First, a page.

On the night of November 20th the division of ships entered the Formosa Strait, and for some reason, ceased zig-zagging, a regular practice of ships in formation in waters where submarines may be encountered. In the wee hours of November 21 the convoy was sighted by the US submarine Sealion. At 2:56 am Sealion fired a spread of six torpedoes, two of which apparently hit Kongo. Her boiler rooms flooded, but she was still able to make 16 knots. The flooding, however, gradually became uncontrollable. At 4:50 the group was split into two formations, with Kongo sent to Keelung along with two destroyers. The ship continued to fill with water. Within 20 minutes she had a 45 degree list and at 5:18 she lost all power. The order was given to abandon ship. Sadly, at 5:24 the ammunition in the forward 14 inch gun magazine detonated, destroying the ship and killing nearly everyone on board. Over 1200 lives were lost, and only 237 men were rescued.

Today Kongo rests in 115 meters of water just 100 kms northeast of Keelung, the port to which she once ferried a Crown Prince.

ADDED: The Sealion's attack on Kongo was actually recorded, one of a tiny handful of audio recordings of attacks by submarines during WWII.
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9 comments:

Jesse said...

Very interesting - a moving account of the ship
s life and tragic end. I like how you've written it from the perspective of the ship and her crew.

StefanMuc said...

Slightly bigger version of the Kongo after reconstruction picture: https://upload.wikimedia.org/wikipedia/commons/d/d0/Kongo_after_reconstruction.jpg

StefanMuc said...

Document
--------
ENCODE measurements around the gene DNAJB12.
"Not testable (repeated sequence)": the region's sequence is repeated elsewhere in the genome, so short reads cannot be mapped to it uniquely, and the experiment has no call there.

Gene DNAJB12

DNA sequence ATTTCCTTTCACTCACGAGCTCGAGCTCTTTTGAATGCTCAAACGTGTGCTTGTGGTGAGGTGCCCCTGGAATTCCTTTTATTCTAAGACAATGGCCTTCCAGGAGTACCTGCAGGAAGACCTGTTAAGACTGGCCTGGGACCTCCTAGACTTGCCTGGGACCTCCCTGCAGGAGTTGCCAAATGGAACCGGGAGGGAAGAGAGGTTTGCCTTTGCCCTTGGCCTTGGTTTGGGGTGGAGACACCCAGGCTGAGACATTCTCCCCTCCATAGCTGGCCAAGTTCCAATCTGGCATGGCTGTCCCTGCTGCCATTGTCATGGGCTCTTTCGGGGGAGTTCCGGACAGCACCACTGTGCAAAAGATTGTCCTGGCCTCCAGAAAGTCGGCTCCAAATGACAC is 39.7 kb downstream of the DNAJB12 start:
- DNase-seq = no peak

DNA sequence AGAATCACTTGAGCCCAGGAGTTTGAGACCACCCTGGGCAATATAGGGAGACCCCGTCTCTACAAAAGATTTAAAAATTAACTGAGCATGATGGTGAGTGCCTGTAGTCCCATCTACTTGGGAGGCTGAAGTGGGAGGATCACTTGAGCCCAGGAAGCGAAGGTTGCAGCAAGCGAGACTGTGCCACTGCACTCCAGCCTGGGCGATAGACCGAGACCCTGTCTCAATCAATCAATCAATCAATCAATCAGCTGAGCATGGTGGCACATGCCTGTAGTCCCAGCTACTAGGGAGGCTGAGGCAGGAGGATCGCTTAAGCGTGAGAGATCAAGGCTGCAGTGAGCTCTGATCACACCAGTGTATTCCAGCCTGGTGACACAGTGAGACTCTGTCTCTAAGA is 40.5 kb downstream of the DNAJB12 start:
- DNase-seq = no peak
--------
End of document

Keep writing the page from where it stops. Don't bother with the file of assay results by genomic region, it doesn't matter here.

There is a little factoid I just learned while visiting Japan - they have a traditional desert there: Baumkuchen. Which surprised me, as that's a German word ("Baumkuchen" = "tree cake") and a traditional German cake. Apparently it was brought to Japan by a German baker who was captured in Tsingtao, he stayed and opened a shop in Yokohama after the end of WW I.

And ... the Kongo supported the Japanese troops in the siege of Tsingtao.

Cary said...

"Sadly," unqualified, seems an odd choice of words for the demise of an instrument of the insane Japanese imperial war machine, no matter how cool it was. Too bad for the grunts that went down with her, but that's the story of war, everywhere, throughout history.

I'm sure no tears were shed by the crew of the Sealion, or the families and comrades of American and allied troops sent to their graves by the Kongo. It was a good day when she went down.

Aaron said...

Awesome post!

Supposedly, during the battle off Leyte, the Japanese may have done far less damage than they should have because the Japanese used armor piercing shells that went straight through the thin-skinned cheap destroyer escorts without exploding. The DE's were called "tin cans" by US sailors.

https://en.wikipedia.org/wiki/The_Last_Stand_of_the_Tin_Can_Sailors

Michael Turton said...

"Sadly," unqualified, seems an odd choice of words for the demise of an instrument of the insane Japanese imperial war machine, no matter how cool it was

Useless death, always sad. All of those men, like those aboard the US ships, were victims of Japanese militarism.

Anonymous said...

FYI, this docu is pretty cool:
Battle 360 Episode 9 - Battle of Leyte Gulf

Mike Fagan said...

Strictly speaking, their deaths weren't "useless"; they were actually very useful in that those men could no longer attack Allied forces.

But I agree it is sad in a more general "war is shit" kind of way.

Glen said...

Hard to see if that's Durban or Cape Town, but I'm guessing it's Cape Town.